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The Wreck of the Golden Mary. Charles Dickens

Rarx was not within earshot, that if the Golden Mary felt a tenderness for the dear old gentleman she carried in her lap, she must be bitterly jealous of the Golden Lucy.

Before I go any further with this narrative, I will state that our ship was a barque of three hundred tons, carrying a crew of eighteen men, a second mate in addition to John, a carpenter, an armourer or smith, and two apprentices (one a Scotch boy, poor little fellow). We had three boats; the Long-boat, capable of carrying twenty-five men; the Cutter, capable of carrying fifteen; and the Surf-boat, capable of carrying ten. I put down the capacity of these boats according to the numbers they were really meant to hold.

We had tastes of bad weather and head-winds, of course; but, on the whole we had as fine a run as any reasonable man could expect, for sixty days. I then began to enter two remarks in the ship′s Log and in my Journal; first, that there was an unusual and amazing quantity of ice; second, that the nights were most wonderfully dark, in spite of the ice.

For five days and a half, it seemed quite useless and hopeless to alter the ship′s course so as to stand out of the way of this ice. I made what southing I could; but, all that time, we were beset by it. Mrs. Atherfield after standing by me on deck once, looking for some time in an awed manner at the great bergs that surrounded us, said in a whisper, "O! Captain Ravender, it looks as if the whole solid earth had changed into ice, and broken up!" I said to her, laughing, "I don′t wonder that it does, to your inexperienced eyes, my dear." But I had never seen a twentieth part of the quantity, and, in reality, I was pretty much of her opinion.

However, at two p.m. on the afternoon of the sixth day, that is to say, when we were sixty-six days out, John Steadiman who had gone aloft, sang out from the top, that the sea was clear ahead. Before four p.m. a strong breeze springing up right astern, we were in open water at sunset. The breeze then freshening into half a gale of wind, and the Golden Mary being a very fast sailer, we went before the wind merrily, all night.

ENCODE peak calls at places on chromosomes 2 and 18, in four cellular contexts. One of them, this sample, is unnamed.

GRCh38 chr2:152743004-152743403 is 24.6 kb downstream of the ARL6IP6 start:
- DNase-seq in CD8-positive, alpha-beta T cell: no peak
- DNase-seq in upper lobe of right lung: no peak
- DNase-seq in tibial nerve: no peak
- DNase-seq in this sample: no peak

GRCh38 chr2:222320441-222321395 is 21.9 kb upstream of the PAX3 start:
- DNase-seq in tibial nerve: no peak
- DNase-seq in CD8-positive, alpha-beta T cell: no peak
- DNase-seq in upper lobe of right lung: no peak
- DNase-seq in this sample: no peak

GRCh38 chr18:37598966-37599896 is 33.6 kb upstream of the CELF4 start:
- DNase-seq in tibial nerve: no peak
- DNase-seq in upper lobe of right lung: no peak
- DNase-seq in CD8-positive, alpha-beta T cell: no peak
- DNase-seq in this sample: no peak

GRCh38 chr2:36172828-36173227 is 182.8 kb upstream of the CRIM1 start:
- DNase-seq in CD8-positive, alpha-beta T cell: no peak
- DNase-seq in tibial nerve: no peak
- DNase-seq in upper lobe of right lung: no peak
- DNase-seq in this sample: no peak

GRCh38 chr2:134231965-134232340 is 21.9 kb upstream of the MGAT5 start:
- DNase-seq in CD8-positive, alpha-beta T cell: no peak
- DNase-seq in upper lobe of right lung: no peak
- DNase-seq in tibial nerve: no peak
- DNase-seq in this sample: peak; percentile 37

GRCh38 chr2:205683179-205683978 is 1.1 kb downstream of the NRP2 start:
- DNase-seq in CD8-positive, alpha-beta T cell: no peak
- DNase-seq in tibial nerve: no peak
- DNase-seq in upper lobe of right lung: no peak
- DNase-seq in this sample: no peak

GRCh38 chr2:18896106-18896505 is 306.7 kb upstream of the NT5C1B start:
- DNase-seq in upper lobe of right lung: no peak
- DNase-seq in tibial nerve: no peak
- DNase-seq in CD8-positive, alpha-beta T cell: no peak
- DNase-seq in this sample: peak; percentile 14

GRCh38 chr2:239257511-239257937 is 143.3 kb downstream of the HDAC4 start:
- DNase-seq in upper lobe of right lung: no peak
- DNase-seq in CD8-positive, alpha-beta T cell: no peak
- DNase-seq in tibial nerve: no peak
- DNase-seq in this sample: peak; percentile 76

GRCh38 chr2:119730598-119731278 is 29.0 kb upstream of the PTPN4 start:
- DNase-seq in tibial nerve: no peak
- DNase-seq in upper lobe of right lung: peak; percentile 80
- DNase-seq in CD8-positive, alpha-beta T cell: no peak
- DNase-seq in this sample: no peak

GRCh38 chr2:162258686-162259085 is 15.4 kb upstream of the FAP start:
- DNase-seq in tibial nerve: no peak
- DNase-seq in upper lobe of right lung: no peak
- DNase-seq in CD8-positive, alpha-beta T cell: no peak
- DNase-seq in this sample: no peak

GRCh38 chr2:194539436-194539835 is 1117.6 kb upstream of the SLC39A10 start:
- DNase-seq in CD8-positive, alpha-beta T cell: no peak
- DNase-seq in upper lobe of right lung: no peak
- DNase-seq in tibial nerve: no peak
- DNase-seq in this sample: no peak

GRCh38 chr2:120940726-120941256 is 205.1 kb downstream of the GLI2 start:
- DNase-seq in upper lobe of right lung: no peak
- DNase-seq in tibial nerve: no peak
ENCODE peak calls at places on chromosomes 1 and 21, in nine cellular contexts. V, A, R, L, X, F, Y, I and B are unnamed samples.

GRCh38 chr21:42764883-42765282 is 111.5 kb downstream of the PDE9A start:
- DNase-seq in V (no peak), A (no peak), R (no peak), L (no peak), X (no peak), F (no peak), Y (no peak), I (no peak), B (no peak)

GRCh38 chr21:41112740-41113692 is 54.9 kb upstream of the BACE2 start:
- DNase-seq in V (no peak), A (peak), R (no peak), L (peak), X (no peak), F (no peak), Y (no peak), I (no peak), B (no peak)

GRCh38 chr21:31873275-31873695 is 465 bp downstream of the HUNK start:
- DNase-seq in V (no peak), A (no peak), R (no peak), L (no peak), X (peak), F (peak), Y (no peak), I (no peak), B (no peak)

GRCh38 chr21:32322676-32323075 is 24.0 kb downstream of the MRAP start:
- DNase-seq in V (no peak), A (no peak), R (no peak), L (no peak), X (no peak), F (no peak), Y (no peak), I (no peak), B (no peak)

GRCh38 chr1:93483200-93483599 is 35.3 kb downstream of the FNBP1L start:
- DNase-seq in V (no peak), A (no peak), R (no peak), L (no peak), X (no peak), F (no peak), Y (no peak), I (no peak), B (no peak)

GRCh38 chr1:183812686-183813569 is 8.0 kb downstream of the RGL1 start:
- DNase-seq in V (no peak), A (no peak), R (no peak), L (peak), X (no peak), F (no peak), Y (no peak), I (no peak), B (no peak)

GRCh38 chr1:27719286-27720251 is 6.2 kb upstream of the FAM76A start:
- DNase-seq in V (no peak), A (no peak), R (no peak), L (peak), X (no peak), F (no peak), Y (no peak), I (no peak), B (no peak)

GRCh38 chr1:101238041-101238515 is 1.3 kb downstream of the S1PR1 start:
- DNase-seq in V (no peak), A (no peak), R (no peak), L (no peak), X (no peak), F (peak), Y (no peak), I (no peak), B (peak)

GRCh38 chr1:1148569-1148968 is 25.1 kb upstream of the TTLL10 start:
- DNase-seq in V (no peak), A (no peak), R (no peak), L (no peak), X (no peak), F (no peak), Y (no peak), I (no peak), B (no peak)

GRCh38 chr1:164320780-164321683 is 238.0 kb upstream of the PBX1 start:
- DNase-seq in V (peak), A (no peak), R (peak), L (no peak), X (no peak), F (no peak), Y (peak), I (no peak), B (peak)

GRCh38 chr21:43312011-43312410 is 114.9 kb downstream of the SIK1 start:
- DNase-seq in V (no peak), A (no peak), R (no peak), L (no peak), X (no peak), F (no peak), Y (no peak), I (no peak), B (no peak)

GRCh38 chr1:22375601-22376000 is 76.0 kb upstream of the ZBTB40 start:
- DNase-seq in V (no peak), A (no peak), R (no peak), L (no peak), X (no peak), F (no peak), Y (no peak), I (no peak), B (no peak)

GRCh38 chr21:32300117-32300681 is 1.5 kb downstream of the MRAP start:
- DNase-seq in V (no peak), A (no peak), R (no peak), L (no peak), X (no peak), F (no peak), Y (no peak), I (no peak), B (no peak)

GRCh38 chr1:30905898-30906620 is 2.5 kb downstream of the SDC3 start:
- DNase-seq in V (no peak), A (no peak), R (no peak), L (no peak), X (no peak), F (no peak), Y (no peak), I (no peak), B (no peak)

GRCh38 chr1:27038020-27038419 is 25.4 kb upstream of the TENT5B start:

I had thought it impossible that it could be darker than it had been, until the sun, moon, and stars should fall out of the Heavens, and Time should be destroyed; but, it had been next to light, in comparison with what it was now. The darkness was so profound, that looking into it was painful and oppressive—like looking, without a ray of light, into a dense black bandage put as close before the eyes as it could be, without touching them. I doubled the look-out, and John and I stood in the bow side-by-side, never leaving it all night. Yet I should no more have known that he was near me when he was silent, without putting out my arm and touching him, than I should if he had turned in and been fast asleep below. We were not so much looking out, all of us, as listening to the utmost, both with our eyes and ears.

Next day, I found that the mercury in the barometer, which had risen steadily since we cleared the ice, remained steady. I had had very good observations, with now and then the interruption of a day or so, since our departure. I got the sun at noon, and found that we were in Lat. 58 degrees S., Long. 60 degrees W., off New South Shetland; in the neighbourhood of Cape Horn. We were sixty-seven days out, that day. The ship′s reckoning was accurately worked and made up.

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